What Is A Subwoofer

WHAT IS A SUBWOOFER?

A subwoofer is a loudspeaker which captures low pitched audio frequencies that ordinary electrostatic Speakers typically find difficult to convey (usually the bass) to give you that extra audio kick.  It enhances the ability of the human ear – via tehnology – to tune into and pick up sounds that would otherwise be lost. The typical audio frequency range is 20-200 hertz (the measurement of range of frequencies or musical tones a speaker can reproduce). Whilst a “powered subwoofer” includes a built-in amplifier to drive the speaker. First developed in the 1960’s and were generally back then much larger in size compared to modern versions came into greater popular consciousness in the 1970s with the introduction of Sensurround in movies. The range of pitch reproduced by Subwoofers vary in accordance with their specification ie size of enclosure, drivers and design. Common uses of subwoofers include installation in one’s car or, more commonly, for home use including musical instruments and computer use. The subwoofer is not usually considered a stand alone device but helps to fortify the higher pitched sound produced from the speakers. Subwoofers have reached great popularity due to their ability to pack a large, low frequency punch in a small spaces such as cars.

In conclusion, most users add a subwoofer because high levels of low bass are desired, beyond what is in the original recording, as in the case of house music enthusiasts. Subwoofers may be part of a package that includes satellite speakers, may be purchased separately, or may be built into the same cabinet as a conventional speaker system. For instance, some floor standing tower speakers include a subwoofer driver in the lower region of the same cabinet.

HOW MANY SUB WOOFERS
Many people struggle with the question of whether it is really necessary to buy more than one subwoofer for their listening enjoyment. There is no doubt that subwoofers have become an integral part of the home theatre experience whether that is for a clearer and deeper sound frequency for the television or because you desire that perfect bass for your musical tastes; jazz, rock and so on. The decision to Purchase multiple subwoofers also referred to as active or powered speakers does depend on the size of your room as well as budget and personal taste. In addition, bear in mind that it is not just the size of the room but an irregular shaped room that can affect the desired listening experience/ impact of your subwoofer too. It is in this instance that multiple subwoofers are generally beneficial.

MULTIPLE SUBWOOFERS

If you decide to go for multiple subwoofers, it is usually considered best to opt for the same brand often offered as “satellites” within a package purchase anyway. Or if you currently own a subwoofer you might experiment with different sizes which range from a 4 inch sub up to the more typical 12 inch sub.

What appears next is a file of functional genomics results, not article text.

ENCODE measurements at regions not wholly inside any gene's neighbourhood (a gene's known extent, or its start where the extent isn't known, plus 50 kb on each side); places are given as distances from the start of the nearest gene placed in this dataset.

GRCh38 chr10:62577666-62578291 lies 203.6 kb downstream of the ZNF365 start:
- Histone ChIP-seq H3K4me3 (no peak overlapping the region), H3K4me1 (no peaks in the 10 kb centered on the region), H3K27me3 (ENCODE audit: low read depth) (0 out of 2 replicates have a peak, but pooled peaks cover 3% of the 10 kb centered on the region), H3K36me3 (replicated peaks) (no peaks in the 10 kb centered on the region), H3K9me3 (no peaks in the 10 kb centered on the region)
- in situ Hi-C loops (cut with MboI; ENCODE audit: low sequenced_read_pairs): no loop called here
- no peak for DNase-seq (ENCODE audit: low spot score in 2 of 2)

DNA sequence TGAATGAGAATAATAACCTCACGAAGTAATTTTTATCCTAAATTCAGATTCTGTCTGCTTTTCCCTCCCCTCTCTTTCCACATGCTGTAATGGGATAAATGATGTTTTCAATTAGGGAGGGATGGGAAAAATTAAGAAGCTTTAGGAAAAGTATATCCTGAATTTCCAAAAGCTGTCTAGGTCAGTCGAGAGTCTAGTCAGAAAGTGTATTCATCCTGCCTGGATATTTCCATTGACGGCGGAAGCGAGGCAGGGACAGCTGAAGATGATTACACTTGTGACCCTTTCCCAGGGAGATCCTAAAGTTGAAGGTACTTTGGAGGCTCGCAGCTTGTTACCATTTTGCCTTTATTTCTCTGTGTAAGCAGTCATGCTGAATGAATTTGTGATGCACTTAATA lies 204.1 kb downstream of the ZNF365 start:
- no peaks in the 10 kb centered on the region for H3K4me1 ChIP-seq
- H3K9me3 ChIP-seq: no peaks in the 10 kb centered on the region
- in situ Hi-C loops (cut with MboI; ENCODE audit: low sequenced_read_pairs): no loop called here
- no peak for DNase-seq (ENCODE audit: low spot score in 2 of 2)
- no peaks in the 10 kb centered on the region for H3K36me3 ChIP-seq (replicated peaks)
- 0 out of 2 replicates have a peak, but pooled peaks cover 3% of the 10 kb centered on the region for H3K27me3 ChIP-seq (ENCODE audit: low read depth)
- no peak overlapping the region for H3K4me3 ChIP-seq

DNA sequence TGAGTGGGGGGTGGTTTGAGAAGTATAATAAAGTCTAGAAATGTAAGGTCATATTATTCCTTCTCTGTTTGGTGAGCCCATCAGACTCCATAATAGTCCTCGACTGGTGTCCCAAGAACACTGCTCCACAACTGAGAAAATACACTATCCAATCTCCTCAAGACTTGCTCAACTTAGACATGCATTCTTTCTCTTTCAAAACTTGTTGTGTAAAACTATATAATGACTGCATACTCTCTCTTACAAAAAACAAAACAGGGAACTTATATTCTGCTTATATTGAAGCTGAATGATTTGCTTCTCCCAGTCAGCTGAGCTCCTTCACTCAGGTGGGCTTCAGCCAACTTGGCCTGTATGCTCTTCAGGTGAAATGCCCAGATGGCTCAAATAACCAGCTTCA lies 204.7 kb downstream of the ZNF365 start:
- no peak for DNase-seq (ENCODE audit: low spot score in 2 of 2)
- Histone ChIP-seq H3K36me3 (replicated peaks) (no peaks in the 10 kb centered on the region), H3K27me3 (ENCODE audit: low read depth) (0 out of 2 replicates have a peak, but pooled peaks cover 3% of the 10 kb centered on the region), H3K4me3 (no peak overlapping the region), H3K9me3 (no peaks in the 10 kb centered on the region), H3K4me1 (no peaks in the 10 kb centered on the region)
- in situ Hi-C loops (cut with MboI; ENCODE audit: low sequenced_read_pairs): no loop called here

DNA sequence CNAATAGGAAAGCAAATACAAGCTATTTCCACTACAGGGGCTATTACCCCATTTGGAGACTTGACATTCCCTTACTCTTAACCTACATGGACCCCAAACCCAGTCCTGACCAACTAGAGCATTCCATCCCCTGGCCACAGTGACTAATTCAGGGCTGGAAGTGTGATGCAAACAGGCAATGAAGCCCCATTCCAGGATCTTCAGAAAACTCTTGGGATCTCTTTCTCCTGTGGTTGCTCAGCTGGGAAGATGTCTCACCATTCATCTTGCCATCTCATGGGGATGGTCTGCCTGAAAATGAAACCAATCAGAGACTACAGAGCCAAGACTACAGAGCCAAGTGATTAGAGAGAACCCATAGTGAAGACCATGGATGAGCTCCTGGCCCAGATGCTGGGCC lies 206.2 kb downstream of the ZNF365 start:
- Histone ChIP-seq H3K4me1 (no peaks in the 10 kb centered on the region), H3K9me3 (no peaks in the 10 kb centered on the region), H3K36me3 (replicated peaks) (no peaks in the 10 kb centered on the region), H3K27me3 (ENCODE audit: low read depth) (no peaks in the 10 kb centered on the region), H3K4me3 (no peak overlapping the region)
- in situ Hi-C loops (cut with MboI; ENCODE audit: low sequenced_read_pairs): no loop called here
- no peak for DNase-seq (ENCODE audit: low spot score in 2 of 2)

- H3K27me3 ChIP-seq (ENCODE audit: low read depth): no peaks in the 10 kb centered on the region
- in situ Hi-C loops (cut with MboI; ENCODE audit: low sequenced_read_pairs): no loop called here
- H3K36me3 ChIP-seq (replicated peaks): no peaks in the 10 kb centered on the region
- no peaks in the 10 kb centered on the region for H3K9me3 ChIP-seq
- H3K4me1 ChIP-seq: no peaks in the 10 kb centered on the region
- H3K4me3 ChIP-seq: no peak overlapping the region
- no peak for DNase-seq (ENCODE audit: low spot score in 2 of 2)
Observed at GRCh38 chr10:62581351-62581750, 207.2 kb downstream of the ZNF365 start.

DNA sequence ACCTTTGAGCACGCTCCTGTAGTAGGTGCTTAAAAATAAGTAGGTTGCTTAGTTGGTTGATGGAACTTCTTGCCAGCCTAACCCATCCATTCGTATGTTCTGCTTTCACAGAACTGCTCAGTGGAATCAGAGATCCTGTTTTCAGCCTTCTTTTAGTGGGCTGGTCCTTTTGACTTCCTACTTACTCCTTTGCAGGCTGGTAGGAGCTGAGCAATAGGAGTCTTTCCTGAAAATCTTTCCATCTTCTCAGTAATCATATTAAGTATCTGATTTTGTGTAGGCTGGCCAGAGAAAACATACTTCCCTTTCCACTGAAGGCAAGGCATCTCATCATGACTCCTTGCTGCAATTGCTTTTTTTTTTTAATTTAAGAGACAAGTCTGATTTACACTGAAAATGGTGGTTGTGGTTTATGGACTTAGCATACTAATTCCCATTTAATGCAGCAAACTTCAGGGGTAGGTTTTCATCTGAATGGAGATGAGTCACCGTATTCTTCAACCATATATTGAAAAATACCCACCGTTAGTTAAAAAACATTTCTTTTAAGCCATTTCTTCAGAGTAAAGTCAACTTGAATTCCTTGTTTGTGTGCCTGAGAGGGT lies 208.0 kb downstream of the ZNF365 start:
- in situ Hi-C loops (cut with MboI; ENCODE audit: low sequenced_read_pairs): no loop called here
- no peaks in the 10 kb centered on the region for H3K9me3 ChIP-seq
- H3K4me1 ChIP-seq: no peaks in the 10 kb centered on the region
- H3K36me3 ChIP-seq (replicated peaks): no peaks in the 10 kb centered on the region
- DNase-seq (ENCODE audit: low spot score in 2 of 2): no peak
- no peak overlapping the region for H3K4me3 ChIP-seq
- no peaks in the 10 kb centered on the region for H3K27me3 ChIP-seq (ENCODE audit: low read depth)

WHERE TO PLACE THE SUBWOOFER

This can be tricky; however as a rule placement near a side wall tends to amplify bass response. You can get very technical here and use methods coined “the golden rectangle rule” whereby the distance of the subwoofer speaker from the side wall is 1.6 times the distance from the front wall. Therefore if the subwoofer is placed 4’ from the front wall; then the distance it should be from the side wall is 6.4’. If this is confusing, please do not worry about it, simply place a few inches away from a sidewall and take your time to experiment with the angle of the speaker.

SETTING THE CROSSOVER
For a floor standing main speaker set the cross over in the range 40hz-60hz, For smaller bookshelf sized speakers set at a slightly higher 50hz to 80hz. Also note that the phase control can affect the sound of your bass or lack of bass, so start at zero and adjust accordingly until you find the most pleasing setting.

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SUBWOOFER PLACEMENT BY STEVE GUTTENBERG: AN ALTERNTIVE VIEW

While your subwoofer’s deep bass is  non-directional, you can’t just stick the sub pretty much anywhere that’s  convenient without possibly forfeiting most of the quality you paid for.

REL’s $798 T2 sub(Credit: REL)

Finding the right spot in your room can make a dramatic difference in the way  your sub sounds. Corner placement is the de facto strategy for most people,  possibly because it’s out of the way and almost always produces the most bass,  but corner placement may not yield the most accurate bass (and/or smoothest  transition to the satellite speakers).

With small (8-inch tall or less) speakers it’s best to keep the sub within  three or four feet of the front left or right speakers. Once the sub is a lot  further away it’s just that much harder to maintain the illusion the bass is  coming from the speakers and not the sub. And that goes double for small home  theater in a box subwoofers, keep them as close as possible to the front  speakers. Oh, and don’t be shy about volume when you’re finding the right spot  for the sub, turn it up so it’s easier to hear what’s going on down there.

Some placement experimentation may be useful here, play a CD with lots of  deep bass and keep repeating the track as you move the sub to all of the  visually acceptable locations in your listening room. You’ll be amazed just how  different the bass will sound in different locations–some will be muddy, some  will sound louder, and some will reduce the bass volume. The goal is to get the  best balance of deep bass and still have mid and upper bass in equal  proportions. In some rooms that’s not all that hard to achieve, but I’ve heard  my share of “problem” rooms where the bass always sounds boomy/muddy.